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The one-tonne pickup truck segment in many parts of the world — specifically Latin America, Africa, Australia, and Europe — has long been dominated by a select few vehicles.
Yes, the Toyota Hilux and Ford Ranger are the undisputed top dogs in many such markets, including here in South Africa (read our on-paper shootout of the two upcoming new models here.
Of course, there are also various other capable load-lugging options around, from the Isuzu KB, Nissan Navara, and Volkswagen Amarok to the much-anticipated new Mitsubishi Triton (or L200 as it’s also known in some markets).
But, over the past few months, a few manufacturers foreign to this commercial segment have signalled their bold intentions to grab a chunk of the lucrative pie. And it’s these newcomers – previewed by showy concept vehicles and embellished sketches – that we’re going to investigate today.
Will they give the established pickups a run for their money? Well, it seems rather unlikely – buyers in this segment tend to be ruthlessly brand loyal, after all – but these three vehicles certainly do offer something different.
1. Renault Alaskan Concept
With its new Alaskan Concept, Renault has boldly announced its decision to move into the pickup market, with the showcar said to preview a production model slated for release as soon as the first quarter of 2016.
That said, the French brand has already whipped the covers off the Duster-based Oroch, but this model will be classed as a medium-sized pickup, slotting in below the Alaskan (if the production version does indeed retain this moniker).
The one-tonner Alaskan will all but certainly be based on the new Nissan Navara (thanks to the alliance with the Japanese automaker), which should give it seriously solid underpinnings. But Renault will target both business and leisure use, saying its pickup will be capable of providing the best of both worlds.
While the concept is powered by the alliance’s familiar 2.3-litre four-cylinder turbo-diesel engine (with claimed best-in-class fuel economy), the Boulogne-Billancourt-based automaker says a “broad range” of powertrains and body styles will be available when the model comes to market.
It also describes the newcomer as a “high-end” pickup, which perhaps suggests a slight leaning towards the leisure market. Indeed, Renault says it plans to draw on its extensive “crossover know-how” when building the production Alaskan.
2. Hyundai Santa Cruz Concept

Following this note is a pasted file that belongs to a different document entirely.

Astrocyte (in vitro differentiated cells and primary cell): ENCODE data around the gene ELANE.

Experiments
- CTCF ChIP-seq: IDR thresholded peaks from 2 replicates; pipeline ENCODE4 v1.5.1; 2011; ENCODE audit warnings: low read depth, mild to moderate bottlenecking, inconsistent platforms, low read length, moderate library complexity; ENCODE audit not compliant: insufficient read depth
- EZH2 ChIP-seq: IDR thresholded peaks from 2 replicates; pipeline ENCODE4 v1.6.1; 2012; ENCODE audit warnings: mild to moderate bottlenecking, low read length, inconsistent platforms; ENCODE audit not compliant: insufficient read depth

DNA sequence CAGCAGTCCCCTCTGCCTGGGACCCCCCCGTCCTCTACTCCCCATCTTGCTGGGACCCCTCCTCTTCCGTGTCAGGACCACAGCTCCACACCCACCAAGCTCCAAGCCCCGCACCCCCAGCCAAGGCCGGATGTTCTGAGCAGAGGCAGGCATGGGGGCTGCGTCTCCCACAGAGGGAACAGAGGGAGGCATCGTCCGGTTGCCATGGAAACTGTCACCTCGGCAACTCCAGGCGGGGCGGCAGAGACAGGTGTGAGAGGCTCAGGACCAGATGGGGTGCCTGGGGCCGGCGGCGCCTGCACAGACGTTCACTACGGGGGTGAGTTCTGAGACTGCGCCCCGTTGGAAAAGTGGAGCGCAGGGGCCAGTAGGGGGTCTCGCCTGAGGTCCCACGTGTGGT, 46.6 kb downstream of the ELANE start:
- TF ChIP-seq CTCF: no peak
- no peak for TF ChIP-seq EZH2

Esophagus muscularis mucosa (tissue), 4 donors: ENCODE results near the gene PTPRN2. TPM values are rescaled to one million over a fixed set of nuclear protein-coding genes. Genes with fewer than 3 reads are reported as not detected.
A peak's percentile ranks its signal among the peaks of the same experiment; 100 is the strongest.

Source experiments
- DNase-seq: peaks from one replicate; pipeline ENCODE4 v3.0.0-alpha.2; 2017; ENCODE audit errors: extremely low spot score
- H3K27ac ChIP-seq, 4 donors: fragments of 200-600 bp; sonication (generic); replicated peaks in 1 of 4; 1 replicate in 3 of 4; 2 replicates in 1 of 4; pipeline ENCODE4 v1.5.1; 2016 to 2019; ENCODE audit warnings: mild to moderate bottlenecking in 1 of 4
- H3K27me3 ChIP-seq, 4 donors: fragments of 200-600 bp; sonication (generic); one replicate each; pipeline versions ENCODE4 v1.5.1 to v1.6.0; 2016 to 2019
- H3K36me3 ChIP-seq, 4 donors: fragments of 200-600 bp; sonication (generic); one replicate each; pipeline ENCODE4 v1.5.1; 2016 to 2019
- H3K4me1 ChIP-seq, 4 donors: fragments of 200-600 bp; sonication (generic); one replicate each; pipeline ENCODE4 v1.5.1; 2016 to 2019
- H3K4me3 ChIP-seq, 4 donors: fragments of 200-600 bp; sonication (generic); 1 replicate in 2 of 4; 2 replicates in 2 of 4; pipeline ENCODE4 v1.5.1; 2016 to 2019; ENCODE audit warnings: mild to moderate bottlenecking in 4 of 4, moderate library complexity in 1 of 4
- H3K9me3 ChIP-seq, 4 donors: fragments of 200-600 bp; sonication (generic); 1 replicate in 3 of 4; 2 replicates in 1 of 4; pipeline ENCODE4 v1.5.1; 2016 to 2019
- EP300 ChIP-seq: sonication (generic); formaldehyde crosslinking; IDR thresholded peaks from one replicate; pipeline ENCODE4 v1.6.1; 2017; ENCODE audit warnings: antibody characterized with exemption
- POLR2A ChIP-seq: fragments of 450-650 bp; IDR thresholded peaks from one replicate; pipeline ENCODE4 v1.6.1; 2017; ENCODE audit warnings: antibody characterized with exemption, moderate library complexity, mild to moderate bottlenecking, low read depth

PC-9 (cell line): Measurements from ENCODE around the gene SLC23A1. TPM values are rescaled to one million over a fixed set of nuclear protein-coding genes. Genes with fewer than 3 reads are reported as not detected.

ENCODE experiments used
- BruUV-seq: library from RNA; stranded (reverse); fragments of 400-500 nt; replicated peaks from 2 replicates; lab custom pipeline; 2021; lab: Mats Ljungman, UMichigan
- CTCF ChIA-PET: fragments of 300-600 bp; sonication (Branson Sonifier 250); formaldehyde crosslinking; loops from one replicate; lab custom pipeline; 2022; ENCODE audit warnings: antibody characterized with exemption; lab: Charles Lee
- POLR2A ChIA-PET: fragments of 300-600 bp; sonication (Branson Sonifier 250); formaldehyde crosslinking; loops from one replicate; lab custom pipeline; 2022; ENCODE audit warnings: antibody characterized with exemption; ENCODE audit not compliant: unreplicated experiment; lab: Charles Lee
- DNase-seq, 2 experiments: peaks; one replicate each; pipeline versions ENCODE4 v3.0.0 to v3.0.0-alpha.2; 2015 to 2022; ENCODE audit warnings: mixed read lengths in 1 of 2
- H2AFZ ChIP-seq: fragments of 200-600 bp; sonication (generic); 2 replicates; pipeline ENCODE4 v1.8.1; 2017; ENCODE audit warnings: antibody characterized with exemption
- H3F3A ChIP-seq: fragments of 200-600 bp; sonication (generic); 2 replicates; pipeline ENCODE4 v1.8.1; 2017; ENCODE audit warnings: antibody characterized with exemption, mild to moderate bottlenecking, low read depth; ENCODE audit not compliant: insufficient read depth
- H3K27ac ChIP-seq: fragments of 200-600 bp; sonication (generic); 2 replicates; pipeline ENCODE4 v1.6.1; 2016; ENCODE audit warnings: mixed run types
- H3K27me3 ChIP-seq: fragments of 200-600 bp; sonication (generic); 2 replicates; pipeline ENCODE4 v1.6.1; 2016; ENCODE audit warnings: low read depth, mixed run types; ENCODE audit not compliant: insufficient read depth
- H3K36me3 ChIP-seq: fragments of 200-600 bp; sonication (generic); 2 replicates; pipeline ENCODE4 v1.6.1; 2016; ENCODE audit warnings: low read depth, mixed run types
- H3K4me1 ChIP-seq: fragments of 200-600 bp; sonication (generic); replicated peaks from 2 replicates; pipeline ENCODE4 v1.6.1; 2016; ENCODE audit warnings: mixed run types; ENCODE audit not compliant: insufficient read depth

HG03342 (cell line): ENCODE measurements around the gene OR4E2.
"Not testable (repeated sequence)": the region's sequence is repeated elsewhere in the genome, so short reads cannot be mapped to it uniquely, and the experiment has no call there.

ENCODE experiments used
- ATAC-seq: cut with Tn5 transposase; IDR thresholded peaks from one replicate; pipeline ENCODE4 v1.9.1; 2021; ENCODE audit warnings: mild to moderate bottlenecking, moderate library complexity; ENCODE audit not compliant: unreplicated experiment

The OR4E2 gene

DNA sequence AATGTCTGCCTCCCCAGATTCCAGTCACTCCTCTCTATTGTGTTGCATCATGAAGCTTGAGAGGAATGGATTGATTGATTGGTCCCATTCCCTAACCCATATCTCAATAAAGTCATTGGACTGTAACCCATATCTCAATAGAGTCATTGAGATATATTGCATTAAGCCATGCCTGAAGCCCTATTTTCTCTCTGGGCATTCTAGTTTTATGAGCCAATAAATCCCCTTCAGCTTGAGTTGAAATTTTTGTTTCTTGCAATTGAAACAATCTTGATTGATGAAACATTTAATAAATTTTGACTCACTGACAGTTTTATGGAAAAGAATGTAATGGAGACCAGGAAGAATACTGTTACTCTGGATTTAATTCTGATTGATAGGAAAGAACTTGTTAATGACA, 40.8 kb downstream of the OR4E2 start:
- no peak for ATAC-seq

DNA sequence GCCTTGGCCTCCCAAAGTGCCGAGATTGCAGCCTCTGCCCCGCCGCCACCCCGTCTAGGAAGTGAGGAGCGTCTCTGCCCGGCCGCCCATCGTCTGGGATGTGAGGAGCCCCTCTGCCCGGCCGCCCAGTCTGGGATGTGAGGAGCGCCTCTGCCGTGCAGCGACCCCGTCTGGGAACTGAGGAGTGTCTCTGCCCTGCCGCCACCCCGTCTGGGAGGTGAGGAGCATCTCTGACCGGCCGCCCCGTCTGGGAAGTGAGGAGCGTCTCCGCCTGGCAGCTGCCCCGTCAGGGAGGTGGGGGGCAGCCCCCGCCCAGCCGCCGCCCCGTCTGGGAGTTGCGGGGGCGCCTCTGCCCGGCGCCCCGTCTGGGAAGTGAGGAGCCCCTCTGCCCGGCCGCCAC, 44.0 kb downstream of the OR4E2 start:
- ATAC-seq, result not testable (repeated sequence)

A production version of Hyundai’s Santa Cruz Concept has not yet been officially confirmed, but rumour has it that it will indeed see the light of day come 2017. But this pickup takes a different approach to its traditional foes, placing a distinct emphasis on the “lifestyle” side of things.
And, seeing that the Korean automaker has become rather adept at building comfortable SUVs, that needn’t be a bad thing at all. In fact, the concept boasts various peculiarities, such as rear-hinged back doors and a load-bed rendered expandable thanks to a clever drawer-like sliding function.
This tailgate extension allows the load-bed length to be stretched to something akin to a mid-size pickup, with Hyundai claiming this would allow the vehicle to provide added practicality. Indeed, the brand says the Santa Cruz wasn’t conceived as “an alternative” to the normal pickups, which means towing, payload and ground clearance weren’t primary goals.
Instead, the five-seater Korean pickup would ostensibly be marketed at crossover and sedan buyers “who are seeking greater utility, without the compromises that traditional trucks often require”.
The concept is powered by a 2.0-litre turbo-diesel powertrain with 142kW and 407Nm, and boasts a claimed fuel economy of just over 6.0 litres per 100km. And, despite not having any serious workhorse aspirations, it also features an all-wheel drive system.
Where Hyundai’s concept sets itself apart from traditional options thanks to its crossover attributes, the upcoming Mercedes-Benz pickup – which is due to go on sale at some stage before 2020 – takes another interesting angle.
Yes, as we detailed in our piece on the Benz pickup earlier this year, the German automaker is aiming to build what it bills as the world’s first mass-production premium pickup. But it won’t really be making it itself, as it turns out.
Indeed, the premium one-tonner – like the Renault above – will be based on the Nissan Navara, but with engineering and design input from the folks at Daimler. And the luxury brand is keen to emphasise that the upcoming model will bear all of “Mercedes Benz’ distinctive characteristics and features”.
The Mercedes double-cab will be bolted together by Nissan at the Renault plant in Argentina and at the Nissan plant in Spain. Despite the premium aspirations, the Stuttgart-based automaker insists its pickup will still offer “a high level of utility”.
Of course, Mercedes-Benz is no stranger to the commercial market, having been designing and producing proper trucks and vans for many years. Truth be told, we expect this premium pickup to be nothing short of a resounding success when it eventually hits the market.